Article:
Far more important than your book’s page count are reader engagement and the customer appeal of your book (and its cover and product page).

Even if you knew how much your book would earn in royalties from Kindle Unlimited borrows, you would also need to know how much your book would have earned from sales on Nook, Kobo, Apple, etc.

Kindle is the dominant eBook market. If you’re among the few authors with a really good idea and solid marketing plan for how to drive sales to other platforms, that would be a strong incentive to not enroll in KDP Select.

If you have a good idea for how to appeal to Kindle Unlimited, that would be a strong incentive to enroll in KDP Select.

Otherwise, would you rather take your chances with Kindle Unlimited, or take your chances with other retailers?

The only way you can really know for sure is to try it both ways and compare.

Actually, you can try it both ways.

But not at the same time from the beginning.

You could enroll in KDP Select for 90 days. If it’s not going as well as you like, you could opt out before the 90-day term ends. (Be sure to do this successfully.) Once you successfully opt out and once the first 90-day term is up, then you could publish with other retailers.

(Some authors enroll in KDP Select for an entirely different reason: They don’t want to learn how to reformat their eBooks for other retailers.)

Whatever you choose to do, I hope it works out well for you. Good luck.

Write Happy, Be Happy

Chris McMullen

Author of the Improve Your Math Fluency series of math workbooks and self-publishing guides

Kindle Unlimited 2.0—Should you stay or should you go?

Image from ShutterStock.

Image from ShutterStock.


Now that Amazon pays KDP Select authors for pages read through Kindle Unlimited and Amazon Prime—instead of the number of borrows read to 10%—some authors are wondering:

  • Should I keep my books enrolled in KDP Select?
  • Should I opt out of KDP Select and publish elsewhere?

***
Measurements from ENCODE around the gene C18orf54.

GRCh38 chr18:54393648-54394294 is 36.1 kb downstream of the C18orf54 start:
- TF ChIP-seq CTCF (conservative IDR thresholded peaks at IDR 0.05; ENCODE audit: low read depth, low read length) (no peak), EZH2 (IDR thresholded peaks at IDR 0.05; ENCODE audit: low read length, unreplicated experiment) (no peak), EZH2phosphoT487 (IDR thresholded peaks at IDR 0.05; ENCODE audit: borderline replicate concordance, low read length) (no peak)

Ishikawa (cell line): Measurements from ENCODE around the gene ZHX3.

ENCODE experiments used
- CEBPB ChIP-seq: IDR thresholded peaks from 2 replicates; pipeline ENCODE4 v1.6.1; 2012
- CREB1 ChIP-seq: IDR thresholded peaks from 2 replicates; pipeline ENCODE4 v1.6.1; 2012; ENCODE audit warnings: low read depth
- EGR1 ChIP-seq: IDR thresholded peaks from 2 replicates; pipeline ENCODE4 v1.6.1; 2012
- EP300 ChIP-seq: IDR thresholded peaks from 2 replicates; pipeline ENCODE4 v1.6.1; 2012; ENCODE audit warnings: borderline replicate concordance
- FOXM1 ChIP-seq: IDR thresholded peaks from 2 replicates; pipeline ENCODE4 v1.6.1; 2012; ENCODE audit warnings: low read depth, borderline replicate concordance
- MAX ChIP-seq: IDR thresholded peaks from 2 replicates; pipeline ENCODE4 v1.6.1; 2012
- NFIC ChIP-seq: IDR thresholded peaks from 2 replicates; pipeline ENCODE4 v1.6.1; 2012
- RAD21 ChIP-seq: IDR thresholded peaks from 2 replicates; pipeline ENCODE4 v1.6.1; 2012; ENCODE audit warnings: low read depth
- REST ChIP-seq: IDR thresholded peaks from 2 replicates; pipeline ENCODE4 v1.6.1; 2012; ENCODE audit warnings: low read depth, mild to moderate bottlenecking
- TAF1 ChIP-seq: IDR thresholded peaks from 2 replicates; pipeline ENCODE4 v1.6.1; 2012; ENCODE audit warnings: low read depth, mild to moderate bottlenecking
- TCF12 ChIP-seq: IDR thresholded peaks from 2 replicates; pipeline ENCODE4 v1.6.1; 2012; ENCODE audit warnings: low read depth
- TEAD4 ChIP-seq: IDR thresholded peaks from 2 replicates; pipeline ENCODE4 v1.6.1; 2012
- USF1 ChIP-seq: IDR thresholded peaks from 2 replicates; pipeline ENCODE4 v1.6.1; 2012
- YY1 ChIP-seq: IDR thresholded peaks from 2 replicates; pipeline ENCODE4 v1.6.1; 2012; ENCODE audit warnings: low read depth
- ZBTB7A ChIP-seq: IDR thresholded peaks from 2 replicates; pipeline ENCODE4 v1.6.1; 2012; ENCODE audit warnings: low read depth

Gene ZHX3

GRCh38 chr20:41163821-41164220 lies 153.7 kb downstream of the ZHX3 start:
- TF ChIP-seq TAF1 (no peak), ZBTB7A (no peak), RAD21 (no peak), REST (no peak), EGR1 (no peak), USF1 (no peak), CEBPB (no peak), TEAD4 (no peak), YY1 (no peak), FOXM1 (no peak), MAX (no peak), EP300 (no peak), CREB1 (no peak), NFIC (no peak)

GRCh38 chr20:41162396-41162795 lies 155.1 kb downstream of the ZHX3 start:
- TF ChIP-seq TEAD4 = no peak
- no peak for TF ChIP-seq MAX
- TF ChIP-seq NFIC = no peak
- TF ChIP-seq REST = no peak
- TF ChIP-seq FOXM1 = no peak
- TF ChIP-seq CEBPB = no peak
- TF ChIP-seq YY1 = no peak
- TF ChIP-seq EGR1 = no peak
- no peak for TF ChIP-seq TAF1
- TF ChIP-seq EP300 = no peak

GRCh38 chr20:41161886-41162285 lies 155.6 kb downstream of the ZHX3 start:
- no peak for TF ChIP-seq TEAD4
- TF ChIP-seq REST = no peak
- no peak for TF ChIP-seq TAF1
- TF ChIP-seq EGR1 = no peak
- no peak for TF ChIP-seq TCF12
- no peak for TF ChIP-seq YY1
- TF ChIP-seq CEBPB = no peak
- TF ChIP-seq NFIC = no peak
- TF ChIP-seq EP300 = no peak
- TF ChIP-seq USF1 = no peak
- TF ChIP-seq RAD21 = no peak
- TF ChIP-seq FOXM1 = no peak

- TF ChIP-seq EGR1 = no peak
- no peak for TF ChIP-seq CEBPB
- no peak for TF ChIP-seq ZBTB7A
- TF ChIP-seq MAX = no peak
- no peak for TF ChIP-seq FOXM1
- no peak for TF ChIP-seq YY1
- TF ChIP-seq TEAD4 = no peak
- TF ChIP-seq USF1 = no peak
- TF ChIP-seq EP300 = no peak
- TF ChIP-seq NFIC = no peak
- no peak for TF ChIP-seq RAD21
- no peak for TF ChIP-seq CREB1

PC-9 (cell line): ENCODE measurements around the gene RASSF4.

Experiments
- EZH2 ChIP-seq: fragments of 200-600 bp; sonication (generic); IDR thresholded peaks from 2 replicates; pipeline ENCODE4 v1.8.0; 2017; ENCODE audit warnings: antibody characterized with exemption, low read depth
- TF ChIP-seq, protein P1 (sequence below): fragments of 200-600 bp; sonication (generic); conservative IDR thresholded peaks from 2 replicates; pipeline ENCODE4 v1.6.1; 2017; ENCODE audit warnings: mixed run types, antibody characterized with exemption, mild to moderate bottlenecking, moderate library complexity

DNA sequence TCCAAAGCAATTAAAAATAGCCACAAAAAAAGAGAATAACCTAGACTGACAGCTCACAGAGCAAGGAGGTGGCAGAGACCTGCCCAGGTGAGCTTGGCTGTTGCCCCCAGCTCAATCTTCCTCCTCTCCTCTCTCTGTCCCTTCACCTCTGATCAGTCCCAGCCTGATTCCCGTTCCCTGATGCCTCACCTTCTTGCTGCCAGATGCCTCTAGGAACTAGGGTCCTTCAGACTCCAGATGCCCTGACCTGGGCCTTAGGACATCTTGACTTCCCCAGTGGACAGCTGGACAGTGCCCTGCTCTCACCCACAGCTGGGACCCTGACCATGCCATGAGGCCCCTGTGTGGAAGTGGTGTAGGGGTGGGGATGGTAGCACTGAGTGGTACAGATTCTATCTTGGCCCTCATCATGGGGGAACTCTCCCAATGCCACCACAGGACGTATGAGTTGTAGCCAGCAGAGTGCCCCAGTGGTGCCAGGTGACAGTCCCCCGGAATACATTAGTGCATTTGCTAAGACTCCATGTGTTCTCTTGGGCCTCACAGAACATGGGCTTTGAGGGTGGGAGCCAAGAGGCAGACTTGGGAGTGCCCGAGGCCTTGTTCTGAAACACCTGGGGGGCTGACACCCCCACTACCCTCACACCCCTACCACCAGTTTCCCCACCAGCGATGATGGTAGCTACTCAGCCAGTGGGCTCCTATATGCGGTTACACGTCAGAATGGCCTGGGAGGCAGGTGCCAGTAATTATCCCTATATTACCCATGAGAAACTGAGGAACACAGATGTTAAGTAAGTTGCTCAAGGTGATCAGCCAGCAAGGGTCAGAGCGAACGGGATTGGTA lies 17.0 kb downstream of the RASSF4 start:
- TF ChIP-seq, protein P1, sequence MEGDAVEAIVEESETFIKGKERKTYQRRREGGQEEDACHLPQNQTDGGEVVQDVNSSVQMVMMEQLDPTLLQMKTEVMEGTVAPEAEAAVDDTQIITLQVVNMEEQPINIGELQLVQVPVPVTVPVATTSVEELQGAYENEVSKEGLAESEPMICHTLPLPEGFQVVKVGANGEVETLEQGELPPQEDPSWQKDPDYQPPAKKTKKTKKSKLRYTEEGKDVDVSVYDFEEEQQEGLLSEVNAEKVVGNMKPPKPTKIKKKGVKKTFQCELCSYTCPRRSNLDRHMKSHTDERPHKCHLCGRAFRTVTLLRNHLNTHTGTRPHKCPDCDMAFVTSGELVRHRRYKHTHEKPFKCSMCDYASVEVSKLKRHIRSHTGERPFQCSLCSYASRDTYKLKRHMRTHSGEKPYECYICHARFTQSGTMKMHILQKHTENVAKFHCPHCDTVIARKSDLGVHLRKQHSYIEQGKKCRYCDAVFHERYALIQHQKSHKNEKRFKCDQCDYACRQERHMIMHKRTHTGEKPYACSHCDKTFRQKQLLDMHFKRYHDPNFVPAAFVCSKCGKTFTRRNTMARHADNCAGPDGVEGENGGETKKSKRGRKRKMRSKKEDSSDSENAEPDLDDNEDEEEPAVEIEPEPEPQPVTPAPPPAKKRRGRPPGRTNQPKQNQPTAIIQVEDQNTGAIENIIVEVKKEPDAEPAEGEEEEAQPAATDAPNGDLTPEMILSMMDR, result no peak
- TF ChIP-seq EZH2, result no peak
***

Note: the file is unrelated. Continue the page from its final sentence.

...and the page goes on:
• Should I unpublish at Kobo, Nook, etc. and opt into KDP Select?

There are many things to factor into this decision.

Let’s start with the math.


The Kindle Edition Normalized Page Count (KENPC) is your book’s official number of pages as far as royalties for pages read through KU and KOLL borrows is concerned.

  • Your KENPC isn’t the same as what you see listed on your book’s product page, and may be significantly different.
  • Visit your Bookshelf and click the Advertise and Promote button to find out what the KENPC is for your book.

Amazon has set the KDP Select Global Fund at $11M for both July and August. Amazon also announced that 1.9B pages were read in June, 2015.

This leads to a projected royalty of $0.0058 per page read.

Multiply your book’s KENPC by $0.0058 to figure out what royalty you would earn if 100% of your book is read.

233 pages is the magic number for KENPC. If your KENPC is higher than 233 pages, your projected royalty for a book read to 100% is more than $1.35; if your KENPC is lower than 233 pages, your projected royalty for a book read to 100% is less than $1.35.

(Where did this $1.35 come from? That’s what KDP Select authors were paid for May, 2015.)

There are a couple of obvious complications:

  • We don’t know if 1.9B pages will be read in July. Therefore, the estimate of $0.0058 could be significantly off.
  • You don’t know how many of your customers read 100% of your book. If many customers don’t finish your book, your projected earnings for July are much less.

What may be more relevant is to compare your royalty for sales to your potential royalty for borrows.

  • Visit your KDP bookshelf. Click on your book. Visit page 2 of the publishing process. Check your royalty for sales in the US (and/or the UK if most of your borrows come from there).
  • Compare your royalty for sales to your projected royalty for borrows (multiply your KENPC by $0.0058).

How do these compare?

  • If your projected royalty for borrows exceeds your royalty for sales, leaving KDP Select doesn’t make much sense unless you normally don’t get many borrows compared to sales.
  • If your projected royalty is in the same ballpark as your royalty for sales, that really doesn’t change much unless you get few borrows compared to sales (or if many customers don’t read 100% of your book).
  • If your projected royalty is much less than your royalty for sales, you need a huge amount of borrows to compensate for sales that you might earn outside of Kindle.


  • List price = 99 cents, KENPC = 50 pages. Projected royalty = 50 x $0.0058 = $0.29. Royalty for sales = $0.34. Borrows pay nearly the same as sales. I’d be inclined to keep the book in KDP Select, unless it doesn’t get borrowed much.
  • List price = $2.99, KENPC = 40 pages. Projected royalty = 40 x $0.0058 = $0.23. Royalty for sales = $2.09 (could be much less if there is a significant delivery fee). Borrows pay much less than sales. I’d be inclined to opt out of KDP Select and publish elsewhere, unless the book gets borrowed frequently but rarely sells. Or if some qualitative factor makes up for the financial differential (see below).
  • List price = $2.99, KENPC = 200 pages. Projected royalty = 200 x $0.0058 = $1.16. Royalty for sales = $2.09. First, $1.16 isn’t too different than what borrows used to earn. If the book gets borrowed about as much (or more) as it sells, the sales rank boost may make it worthwhile to stay in KDP Select.